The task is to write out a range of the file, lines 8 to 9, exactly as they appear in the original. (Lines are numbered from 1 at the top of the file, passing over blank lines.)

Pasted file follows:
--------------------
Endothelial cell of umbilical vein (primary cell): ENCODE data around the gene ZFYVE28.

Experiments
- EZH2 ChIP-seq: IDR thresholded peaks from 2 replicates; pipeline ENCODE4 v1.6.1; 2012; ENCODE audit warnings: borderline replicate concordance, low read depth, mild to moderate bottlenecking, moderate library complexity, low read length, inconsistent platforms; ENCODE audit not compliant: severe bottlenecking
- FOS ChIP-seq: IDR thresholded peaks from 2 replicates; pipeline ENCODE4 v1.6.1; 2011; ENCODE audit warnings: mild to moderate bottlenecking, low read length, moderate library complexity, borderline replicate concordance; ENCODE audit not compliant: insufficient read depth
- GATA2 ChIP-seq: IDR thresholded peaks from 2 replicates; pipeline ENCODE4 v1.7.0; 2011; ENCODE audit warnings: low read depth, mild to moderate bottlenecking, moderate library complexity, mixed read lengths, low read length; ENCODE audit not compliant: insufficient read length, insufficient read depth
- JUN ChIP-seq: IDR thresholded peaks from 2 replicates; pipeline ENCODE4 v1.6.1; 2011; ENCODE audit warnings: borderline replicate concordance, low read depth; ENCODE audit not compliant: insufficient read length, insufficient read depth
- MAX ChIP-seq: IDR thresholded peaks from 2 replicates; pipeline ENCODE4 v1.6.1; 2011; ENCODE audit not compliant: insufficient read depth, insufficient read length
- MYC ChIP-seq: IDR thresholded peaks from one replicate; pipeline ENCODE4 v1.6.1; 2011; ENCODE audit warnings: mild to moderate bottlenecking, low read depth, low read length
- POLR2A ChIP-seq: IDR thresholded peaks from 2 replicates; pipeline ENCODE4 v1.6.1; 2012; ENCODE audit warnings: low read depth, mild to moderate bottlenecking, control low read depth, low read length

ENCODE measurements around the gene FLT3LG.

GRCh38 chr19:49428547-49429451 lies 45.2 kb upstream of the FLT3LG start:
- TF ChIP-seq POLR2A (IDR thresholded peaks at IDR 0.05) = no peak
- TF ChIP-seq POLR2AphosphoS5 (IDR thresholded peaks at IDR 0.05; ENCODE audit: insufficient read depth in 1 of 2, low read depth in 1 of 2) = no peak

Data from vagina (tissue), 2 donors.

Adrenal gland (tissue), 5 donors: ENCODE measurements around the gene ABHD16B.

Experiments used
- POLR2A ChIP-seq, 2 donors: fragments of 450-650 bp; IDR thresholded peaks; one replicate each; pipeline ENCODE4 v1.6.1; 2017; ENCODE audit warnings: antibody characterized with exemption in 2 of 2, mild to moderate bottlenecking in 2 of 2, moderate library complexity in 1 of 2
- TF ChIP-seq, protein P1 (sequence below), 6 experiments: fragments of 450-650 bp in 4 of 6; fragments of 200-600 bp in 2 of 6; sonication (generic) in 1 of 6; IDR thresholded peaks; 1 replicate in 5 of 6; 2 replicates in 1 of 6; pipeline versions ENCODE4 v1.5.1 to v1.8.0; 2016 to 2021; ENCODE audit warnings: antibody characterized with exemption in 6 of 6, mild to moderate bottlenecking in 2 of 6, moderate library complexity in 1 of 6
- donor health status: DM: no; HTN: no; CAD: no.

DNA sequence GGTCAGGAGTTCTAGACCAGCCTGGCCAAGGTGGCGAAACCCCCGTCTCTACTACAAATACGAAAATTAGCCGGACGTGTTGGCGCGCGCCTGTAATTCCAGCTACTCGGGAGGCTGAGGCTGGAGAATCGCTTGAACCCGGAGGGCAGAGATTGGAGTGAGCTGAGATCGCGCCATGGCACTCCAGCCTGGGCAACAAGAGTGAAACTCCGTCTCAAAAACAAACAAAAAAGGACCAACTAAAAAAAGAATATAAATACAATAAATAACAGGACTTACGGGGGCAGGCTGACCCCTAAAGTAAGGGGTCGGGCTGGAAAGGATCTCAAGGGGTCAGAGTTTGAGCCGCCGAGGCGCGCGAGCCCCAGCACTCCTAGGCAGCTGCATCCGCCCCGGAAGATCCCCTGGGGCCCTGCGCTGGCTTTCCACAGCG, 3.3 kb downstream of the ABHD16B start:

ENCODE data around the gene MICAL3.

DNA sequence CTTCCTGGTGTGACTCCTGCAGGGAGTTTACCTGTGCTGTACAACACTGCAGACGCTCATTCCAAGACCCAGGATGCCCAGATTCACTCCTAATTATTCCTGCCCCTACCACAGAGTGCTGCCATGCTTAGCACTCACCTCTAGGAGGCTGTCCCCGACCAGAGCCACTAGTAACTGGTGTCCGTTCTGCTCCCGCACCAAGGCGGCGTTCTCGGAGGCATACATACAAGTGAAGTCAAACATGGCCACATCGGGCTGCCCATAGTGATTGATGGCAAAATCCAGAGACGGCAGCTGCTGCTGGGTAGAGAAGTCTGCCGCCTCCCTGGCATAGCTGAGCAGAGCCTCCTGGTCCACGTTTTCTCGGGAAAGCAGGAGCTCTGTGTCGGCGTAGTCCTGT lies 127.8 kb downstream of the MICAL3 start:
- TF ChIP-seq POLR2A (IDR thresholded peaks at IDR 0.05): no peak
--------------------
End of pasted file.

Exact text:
- MYC ChIP-seq: IDR thresholded peaks from one replicate; pipeline ENCODE4 v1.6.1; 2011; ENCODE audit warnings: mild to moderate bottlenecking, low read depth, low read length
- POLR2A ChIP-seq: IDR thresholded peaks from 2 replicates; pipeline ENCODE4 v1.6.1; 2012; ENCODE audit warnings: low read depth, mild to moderate bottlenecking, control low read depth, low read length